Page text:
What Is The New Military Diet, And Why Is It Going Viral? | Men's Health Magazine Australia

What Is The Military Diet, And Why Is It Going Viral?

If you’ve been internetting in the last week, you’ve probably seen the latest diet trend on the rise: The Military Diet.

The new fad-diet has been gaining a lot of media attention, based on its claim that it can help you lose up to 4 kilos in only 3 days of strict dieting, without strenuous exercise. For those looking to cut weight, it sounds like a dream, however the diet has been raising eyebrows in the health and medical communities based on safety issues surrounding losing such high amounts in short periods of time.

“This diet aims to help kick start your metabolism, which in turn can lead to weigh loss,” say Maxine Doyle and Fiona Willox, both qualified nutritionists from Body Catalyst and experts in healthy weight loss. “There are more stainable ways to achieve this without having such extreme contrasts. As with all fad diets, although they can show results quickly, they aren’t easily sustainable long term and don’t assist in the healthy approach to eating and healthy lifestyle.”

The new eating regime is essentially a calorie restriction diet, where the dieter follows a 1,100 – 1,400 calorie meal plan for 3 days of the week, returning to normal (although reduced) caloric intake for the remaining 4 days of the week.

While there are no scientific studies to back the effectiveness of the Military Diet, the theory behind its success makes sense. Reduced calorie intake equals weight loss. Particularly when the recommended calorie intake for an adult man is 2,500 calories, based on normal energy demands. And although this recommended figure is dependent on activity levels, metabolism, age, weight, and a whole host of other variables, it’s agreed universally that 1100 calories is an extremely low intake. And the harmful effects of crash dieting have been well documented.

Scientists from Oxford University in the UK conducted a study regarding the harmful effects of crash dieting, by analysing the effects on 21 obese volunteers with an average BMI of 37. The study placed the volunteers on a calorie-restricted diet, designed to mimic common popular diets being marketed to mass populations. Each participant was reduced to 600-800 calories per day (obviously even more extreme than the new Military Diet).

“Crash diets, also called meal replacement programmes, have become increasingly fashionable in the past few years,” said lead author Dr Jennifer Rayne.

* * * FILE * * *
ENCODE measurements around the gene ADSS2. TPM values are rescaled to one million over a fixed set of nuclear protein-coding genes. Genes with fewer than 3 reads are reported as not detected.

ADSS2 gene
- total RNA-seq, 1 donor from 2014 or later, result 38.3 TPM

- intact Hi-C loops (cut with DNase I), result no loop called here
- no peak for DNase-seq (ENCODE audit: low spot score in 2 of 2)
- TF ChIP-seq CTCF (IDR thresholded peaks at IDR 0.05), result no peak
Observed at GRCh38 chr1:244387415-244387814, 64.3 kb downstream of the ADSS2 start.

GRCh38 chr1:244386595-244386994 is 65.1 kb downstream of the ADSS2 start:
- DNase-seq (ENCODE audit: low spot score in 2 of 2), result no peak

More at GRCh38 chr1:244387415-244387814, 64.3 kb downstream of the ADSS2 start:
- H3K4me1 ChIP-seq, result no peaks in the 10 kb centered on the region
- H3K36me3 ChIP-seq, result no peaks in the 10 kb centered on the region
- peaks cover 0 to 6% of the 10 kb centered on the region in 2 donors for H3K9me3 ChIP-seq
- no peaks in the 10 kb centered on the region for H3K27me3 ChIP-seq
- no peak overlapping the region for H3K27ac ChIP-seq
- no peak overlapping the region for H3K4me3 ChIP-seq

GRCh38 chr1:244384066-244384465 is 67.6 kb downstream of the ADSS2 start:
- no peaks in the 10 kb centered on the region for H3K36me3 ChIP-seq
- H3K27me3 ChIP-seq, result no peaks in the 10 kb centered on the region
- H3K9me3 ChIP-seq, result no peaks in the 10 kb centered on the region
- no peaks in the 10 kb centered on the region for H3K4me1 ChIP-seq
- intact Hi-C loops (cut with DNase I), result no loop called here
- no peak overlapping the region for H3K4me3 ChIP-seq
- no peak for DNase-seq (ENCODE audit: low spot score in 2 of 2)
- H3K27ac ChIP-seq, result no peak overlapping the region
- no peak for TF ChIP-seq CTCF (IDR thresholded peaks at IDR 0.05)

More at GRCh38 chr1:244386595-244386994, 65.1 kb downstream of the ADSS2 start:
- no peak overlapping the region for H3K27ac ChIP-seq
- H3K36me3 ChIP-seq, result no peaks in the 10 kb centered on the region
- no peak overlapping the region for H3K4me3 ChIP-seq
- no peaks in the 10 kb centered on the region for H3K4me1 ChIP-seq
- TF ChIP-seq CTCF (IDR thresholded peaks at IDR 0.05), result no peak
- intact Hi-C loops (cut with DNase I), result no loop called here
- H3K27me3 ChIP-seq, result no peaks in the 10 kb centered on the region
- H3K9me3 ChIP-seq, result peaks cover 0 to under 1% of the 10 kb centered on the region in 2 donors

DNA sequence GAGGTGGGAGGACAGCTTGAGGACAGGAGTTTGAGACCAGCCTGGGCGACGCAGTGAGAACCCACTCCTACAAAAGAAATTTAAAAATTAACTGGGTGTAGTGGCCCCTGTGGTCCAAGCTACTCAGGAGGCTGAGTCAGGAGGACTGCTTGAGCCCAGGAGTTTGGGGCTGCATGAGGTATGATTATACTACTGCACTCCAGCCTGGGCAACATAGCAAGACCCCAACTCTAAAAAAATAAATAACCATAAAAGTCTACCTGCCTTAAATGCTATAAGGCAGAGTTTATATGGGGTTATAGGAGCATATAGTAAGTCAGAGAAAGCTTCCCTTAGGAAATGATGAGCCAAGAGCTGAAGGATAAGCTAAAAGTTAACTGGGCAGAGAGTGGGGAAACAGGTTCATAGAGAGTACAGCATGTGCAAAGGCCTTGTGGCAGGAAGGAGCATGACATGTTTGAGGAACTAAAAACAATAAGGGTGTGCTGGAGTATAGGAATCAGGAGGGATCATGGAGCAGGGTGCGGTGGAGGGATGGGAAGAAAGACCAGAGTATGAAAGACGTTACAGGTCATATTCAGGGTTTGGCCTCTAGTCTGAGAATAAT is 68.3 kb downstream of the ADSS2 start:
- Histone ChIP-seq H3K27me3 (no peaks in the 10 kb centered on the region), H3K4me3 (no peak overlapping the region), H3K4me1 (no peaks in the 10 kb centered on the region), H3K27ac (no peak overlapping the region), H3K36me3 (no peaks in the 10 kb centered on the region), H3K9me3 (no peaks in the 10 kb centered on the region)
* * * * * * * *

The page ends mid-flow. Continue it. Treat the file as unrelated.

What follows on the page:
Through MRI investigation, the scientists measured organ fat surrounding the abs, liver, and the heart at the one week and eight week marks. 

Unsurprisingly, at the one week mark, total body fat had dropped among the participants by an average of 6 per cent, with liver fat down a whopping 42 per cent. However alarm bells were raised when analysing the fat content in the heart, with results showing an average rise in fat surrounding the heart by 44 per cent, after only one week.

“The sudden drop in calories causes fat to be released from different parts of the body into the blood and be taken up by the heart muscle,” suggested Rayne.

According to the official Military Diet website, a typical day of dieting looks like this:

Breakfast

1/2 Grapefruit
1 Slice of Toast
2 Tablespoons of Peanut Butter
1 cup Coffee or Tea (with caffeine)

Lunch

1/2 Cup of Tuna
1 Slice of Toast
1 cup Coffee or Tea (with caffeine)

Dinner

3 ounces of any type of meat
1 cup of green beans
1/2 banana
1 small apple
1 cup of vanilla ice cream

“The foods chosen in the diet for the ‘on days’ aren’t that nutritionally sound, and are quite high in sugar,” say Doyle and Willox. “Also, the diet doesn’t stipulate what types of foods, such as ‘toast’ could be anything from a high GI, refined carbohydrate white bread, or a low GI, dark seeded complex carbohydrate loaf, therefore giving differing results.”

And while the diet has faced opposition from those in the field, some principles behind it’s ideation have been validated (to an extent), which less extreme aspects deemed appropriate for healthy eating. “Everyone can benefit from eating less processed and refined foods, macronutrient intake should be balanced, and should have a good range of complex carbohydrates, lean proteins, good fats and lots of plant based foods.”

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